Coronavirus Morning News Brief – Sept. 29: New Guidance for Treating Long Covid, Al Roker Tests Positive

FIFA Announces Covid Protocols for World Cup 2022 in Doha

By Jonathan Spira on 29 September 2022
  • Share

Camels resting at the Al-Shahaniya camel racing track in Doha

Good morning. This is Jonathan Spira reporting. Here now the news of the pandemic from across the globe on the 903rd day of the pandemic.

The American Academy of Physical Medicine and Rehabilitation announced new guidance concerning the diagnosis and treatment of Long Covid.

“When we recognized that Long Covid, this new problem was developing due to the pandemic, we really felt an obligation to come forth and try to address it as best as we could,” said Dr. Steven Flanagan, the group’s president-elect, at a media briefing Tuesday, ahead of the guidance release. “We recognized two years ago, this is a problem.”

The new guidance emphasizes that physicians “recognize, assess, and treat” the condition’s various symptoms across a wide range of medical disciplines, including cardiovascular and pulmonary to neurologic, cognitive, and gastrointestinal care.

Individual rehabilitation protocols will need to be tailored to each patient’s condition and unique needs as there is no one-size-fits-all treatment for Long Covid.

Long Covid symptoms include organ damage, severe chronic fatigue, brain fog, an inability to concentrate, and skeletal-muscular issues.

In news we cover today, FIFA outlined Covid-related protocols for the World Cup 2022 matches and meteorologist Al Roker has Covid, as does Spanish Prime Minister  Pedro Sánchez.

Here’s a look at what has taken place over the past 24 hours.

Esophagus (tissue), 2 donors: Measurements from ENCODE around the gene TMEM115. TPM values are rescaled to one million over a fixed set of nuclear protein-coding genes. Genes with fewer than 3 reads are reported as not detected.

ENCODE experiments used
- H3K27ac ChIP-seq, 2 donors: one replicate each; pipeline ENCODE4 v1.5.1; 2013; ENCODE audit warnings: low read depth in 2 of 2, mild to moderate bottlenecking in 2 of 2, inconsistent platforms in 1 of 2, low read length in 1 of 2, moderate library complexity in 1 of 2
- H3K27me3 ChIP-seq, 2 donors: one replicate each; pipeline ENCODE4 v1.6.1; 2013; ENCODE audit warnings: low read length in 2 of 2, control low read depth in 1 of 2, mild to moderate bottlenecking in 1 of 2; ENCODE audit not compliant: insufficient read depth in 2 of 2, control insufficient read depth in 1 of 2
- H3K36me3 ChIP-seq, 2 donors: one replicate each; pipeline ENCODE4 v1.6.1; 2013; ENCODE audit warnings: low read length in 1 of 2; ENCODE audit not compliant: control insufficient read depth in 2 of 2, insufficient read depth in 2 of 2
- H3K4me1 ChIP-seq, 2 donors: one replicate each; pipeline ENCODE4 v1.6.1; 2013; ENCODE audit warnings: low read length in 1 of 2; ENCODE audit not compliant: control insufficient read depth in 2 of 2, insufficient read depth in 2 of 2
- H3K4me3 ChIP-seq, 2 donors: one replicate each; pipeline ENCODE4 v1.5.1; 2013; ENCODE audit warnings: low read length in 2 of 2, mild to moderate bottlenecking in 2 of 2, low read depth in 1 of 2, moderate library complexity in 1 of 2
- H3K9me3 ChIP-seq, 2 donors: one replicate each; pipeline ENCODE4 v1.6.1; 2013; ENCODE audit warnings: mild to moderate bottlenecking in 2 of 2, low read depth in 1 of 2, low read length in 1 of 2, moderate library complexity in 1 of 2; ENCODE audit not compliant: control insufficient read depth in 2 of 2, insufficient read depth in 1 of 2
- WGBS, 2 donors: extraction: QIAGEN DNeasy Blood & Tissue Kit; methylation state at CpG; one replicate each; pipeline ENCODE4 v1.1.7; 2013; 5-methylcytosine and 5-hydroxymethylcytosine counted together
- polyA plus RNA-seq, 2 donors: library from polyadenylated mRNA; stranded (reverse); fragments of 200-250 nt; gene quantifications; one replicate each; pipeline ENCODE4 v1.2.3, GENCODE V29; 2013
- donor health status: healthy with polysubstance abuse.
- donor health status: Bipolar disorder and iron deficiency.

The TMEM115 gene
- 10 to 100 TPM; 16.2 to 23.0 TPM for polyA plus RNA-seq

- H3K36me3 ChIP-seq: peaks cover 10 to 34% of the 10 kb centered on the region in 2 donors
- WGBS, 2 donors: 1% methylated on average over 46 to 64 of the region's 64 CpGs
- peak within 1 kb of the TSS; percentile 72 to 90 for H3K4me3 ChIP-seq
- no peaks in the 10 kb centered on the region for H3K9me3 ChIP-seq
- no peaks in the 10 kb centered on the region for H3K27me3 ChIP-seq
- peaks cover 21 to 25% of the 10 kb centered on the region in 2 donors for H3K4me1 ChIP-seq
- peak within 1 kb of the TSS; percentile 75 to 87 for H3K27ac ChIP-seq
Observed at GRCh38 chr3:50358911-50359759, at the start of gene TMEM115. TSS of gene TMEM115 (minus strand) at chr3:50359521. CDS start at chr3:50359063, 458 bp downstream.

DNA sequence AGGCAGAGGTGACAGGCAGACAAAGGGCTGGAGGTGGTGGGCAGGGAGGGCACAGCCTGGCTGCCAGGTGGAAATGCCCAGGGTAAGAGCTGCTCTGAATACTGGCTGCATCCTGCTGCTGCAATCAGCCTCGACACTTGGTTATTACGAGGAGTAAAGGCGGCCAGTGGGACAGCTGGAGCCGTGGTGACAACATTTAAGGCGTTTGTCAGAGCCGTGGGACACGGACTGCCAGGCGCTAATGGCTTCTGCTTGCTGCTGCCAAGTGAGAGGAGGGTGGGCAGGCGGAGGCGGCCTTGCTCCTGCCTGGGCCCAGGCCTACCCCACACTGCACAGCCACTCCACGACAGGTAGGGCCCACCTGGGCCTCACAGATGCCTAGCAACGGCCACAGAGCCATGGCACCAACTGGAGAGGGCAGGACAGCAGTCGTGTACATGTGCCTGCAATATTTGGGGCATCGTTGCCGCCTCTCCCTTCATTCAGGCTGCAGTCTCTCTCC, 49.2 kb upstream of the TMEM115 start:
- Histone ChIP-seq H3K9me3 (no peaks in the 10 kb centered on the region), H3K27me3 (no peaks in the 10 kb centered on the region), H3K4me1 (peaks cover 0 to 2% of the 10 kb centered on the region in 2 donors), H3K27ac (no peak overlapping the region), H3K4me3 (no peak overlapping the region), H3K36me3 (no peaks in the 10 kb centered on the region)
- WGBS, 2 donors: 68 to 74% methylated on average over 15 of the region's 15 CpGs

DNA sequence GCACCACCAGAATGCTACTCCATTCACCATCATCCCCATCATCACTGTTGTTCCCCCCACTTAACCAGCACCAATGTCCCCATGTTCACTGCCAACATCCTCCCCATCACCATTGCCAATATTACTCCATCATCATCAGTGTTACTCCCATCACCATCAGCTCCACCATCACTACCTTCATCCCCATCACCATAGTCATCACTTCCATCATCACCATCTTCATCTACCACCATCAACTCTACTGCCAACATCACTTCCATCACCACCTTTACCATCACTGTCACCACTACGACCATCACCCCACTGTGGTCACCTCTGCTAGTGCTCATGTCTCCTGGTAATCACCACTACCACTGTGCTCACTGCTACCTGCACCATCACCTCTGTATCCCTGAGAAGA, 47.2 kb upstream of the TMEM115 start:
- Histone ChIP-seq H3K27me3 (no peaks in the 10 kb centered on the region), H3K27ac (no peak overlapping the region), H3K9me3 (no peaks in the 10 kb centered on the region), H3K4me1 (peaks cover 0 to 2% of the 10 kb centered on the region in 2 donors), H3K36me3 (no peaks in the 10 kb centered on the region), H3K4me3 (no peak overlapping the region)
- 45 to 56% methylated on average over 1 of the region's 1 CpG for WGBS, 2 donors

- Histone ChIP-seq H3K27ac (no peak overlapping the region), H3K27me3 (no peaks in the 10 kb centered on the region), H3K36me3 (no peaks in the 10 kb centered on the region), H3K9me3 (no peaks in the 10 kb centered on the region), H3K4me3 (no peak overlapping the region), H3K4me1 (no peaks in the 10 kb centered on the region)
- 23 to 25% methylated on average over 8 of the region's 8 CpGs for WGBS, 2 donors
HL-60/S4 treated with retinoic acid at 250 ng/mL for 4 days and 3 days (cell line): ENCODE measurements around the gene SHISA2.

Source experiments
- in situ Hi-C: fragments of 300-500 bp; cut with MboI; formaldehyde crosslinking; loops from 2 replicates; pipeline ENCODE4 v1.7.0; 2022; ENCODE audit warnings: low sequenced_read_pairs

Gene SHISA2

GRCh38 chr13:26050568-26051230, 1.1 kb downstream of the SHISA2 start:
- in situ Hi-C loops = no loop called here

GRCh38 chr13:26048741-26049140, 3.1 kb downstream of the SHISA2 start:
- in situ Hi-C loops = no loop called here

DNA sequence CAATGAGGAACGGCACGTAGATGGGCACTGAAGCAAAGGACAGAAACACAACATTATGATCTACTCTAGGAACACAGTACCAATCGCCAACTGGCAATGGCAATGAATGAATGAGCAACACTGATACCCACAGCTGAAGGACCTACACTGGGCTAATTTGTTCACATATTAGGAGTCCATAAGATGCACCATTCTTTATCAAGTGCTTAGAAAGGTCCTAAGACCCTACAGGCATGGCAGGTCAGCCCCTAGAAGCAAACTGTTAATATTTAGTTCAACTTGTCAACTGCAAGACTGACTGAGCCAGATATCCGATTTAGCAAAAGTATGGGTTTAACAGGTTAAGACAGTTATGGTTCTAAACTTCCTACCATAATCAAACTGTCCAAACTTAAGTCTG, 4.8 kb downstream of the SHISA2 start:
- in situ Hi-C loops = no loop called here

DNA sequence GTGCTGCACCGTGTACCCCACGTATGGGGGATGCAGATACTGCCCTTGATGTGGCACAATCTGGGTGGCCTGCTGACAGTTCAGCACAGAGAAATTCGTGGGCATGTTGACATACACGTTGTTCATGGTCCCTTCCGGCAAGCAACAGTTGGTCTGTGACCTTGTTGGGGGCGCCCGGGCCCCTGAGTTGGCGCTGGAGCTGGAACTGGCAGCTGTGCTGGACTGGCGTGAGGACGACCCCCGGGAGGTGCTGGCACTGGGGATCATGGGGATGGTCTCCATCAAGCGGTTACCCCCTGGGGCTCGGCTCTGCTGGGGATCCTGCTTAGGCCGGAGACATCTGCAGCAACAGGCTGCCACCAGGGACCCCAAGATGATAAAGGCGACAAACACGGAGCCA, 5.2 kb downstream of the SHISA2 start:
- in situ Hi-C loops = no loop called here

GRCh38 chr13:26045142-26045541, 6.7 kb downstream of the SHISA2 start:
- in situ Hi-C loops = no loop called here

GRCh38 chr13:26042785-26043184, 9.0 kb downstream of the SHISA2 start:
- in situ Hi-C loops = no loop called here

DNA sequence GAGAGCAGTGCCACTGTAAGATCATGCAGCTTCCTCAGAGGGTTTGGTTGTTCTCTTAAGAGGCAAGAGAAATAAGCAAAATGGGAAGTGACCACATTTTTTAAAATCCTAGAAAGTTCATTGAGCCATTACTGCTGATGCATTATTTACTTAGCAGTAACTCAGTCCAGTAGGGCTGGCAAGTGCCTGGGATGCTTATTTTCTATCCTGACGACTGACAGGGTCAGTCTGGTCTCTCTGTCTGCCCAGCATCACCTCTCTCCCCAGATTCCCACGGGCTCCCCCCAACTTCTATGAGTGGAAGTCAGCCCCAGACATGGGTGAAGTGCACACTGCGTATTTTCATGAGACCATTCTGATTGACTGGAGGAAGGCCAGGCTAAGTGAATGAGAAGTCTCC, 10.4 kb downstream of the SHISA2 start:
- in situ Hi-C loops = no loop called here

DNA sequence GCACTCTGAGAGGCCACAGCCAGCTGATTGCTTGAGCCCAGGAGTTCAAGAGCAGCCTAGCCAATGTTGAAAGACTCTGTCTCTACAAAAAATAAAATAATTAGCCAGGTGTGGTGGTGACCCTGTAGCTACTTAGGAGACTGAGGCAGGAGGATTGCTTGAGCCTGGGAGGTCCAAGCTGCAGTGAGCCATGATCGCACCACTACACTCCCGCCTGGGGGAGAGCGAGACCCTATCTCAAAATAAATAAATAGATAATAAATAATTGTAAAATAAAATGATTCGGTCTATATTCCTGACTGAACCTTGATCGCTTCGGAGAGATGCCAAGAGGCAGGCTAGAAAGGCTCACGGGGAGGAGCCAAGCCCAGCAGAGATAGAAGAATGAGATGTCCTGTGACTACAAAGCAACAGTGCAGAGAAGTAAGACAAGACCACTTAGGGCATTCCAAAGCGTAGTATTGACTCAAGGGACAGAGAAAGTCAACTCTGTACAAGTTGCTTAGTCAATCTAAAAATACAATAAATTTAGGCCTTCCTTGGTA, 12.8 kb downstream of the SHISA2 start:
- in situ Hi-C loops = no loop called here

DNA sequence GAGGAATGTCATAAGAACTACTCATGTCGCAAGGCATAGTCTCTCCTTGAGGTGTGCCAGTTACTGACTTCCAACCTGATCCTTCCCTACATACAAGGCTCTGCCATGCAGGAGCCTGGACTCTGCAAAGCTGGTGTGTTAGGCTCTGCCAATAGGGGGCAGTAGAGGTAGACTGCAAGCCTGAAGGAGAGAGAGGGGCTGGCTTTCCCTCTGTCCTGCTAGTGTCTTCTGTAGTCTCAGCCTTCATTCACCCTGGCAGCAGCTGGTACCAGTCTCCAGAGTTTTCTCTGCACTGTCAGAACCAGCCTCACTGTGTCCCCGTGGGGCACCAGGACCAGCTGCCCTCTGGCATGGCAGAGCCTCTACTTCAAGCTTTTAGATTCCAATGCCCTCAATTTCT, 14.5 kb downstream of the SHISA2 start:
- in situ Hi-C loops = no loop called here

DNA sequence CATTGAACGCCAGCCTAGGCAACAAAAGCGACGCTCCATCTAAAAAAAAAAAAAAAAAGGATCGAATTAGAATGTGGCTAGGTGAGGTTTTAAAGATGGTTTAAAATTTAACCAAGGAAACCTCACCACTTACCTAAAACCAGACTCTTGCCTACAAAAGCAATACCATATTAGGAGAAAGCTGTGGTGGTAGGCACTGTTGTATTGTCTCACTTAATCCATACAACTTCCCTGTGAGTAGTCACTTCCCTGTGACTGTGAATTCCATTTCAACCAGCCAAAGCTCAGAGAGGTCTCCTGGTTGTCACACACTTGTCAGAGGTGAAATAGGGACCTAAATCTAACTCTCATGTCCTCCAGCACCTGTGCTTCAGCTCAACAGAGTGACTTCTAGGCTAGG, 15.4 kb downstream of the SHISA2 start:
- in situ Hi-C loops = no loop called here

The Supreme Court, which will soon begin a new term, announced new policies that will allow the public to attend oral arguments in person.  Donning a face mask will be optional.


Spanish Prime Minister Pedro Sánchez continues to test positive for the coronavirus, causing a delay in a planned meeting of the nine leaders of Europe’s Mediterranean countries.

Taiwan will end its mandatory Covid-19 quarantine for arrivals starting on October13, a move intended to allow the island nation to welcome tourists back, the government said on Thursday.


Meteorologist Al Roker, who is the current weather presenter on the NBC “Today” show, tested positive for Covid, the network said.  He is experiencing “mild symptoms” a spokesman later reported.

The Fédération Internationale de Football Association, widely known as FIFA, said that visitors to Qatar for the World Cup 2022, which starts in November, will be required to show a negative PCR or antigen test to enter the country and show a tracking app at matches.  Rapid antigen tests taken in the previous 24 hours before landing in Qatar will only be accepted if they are from official medical centers and not self-administered, organizers said.   Masks are required on all public transit, which includes the city’s metro system fans will use to get to the World Cup’s eight stadiums in Doha.


Now here are the daily statistics for Thursday, September 29.

As of Thursday morning, the world has recorded 622 million Covid-19 cases, an increase of 0.4 million cases, and over 6.5 million deaths, according to Worldometer, a service that tracks such information. In addition, 601.9 million people worldwide have recovered from the virus, an increase of 0.3 million.

Worldwide, the number of active coronavirus cases as of Thursday is 13,510,348, an increase of 254,000. Out of that figure, 99.7%, or 13,470,632, are considered mild, and 0.3%, or 39,716, are listed as critical.  The percentage of cases considered critical has not changed over the past 24 hours.

The United States reported 100,524 new coronavirus infections on Thursday for the previous day, compared to 41,906 on Wednesday, 58,520 on Tuesday, 5,275 on Monday, according to data from the U.S. Department of Health and Human Services.  The 7-day incidence rate is now 50,505.  Figures for the weekend (reported the following day) are typically 30% to 60% of those posted on weekdays due to a lower number of tests being conducted.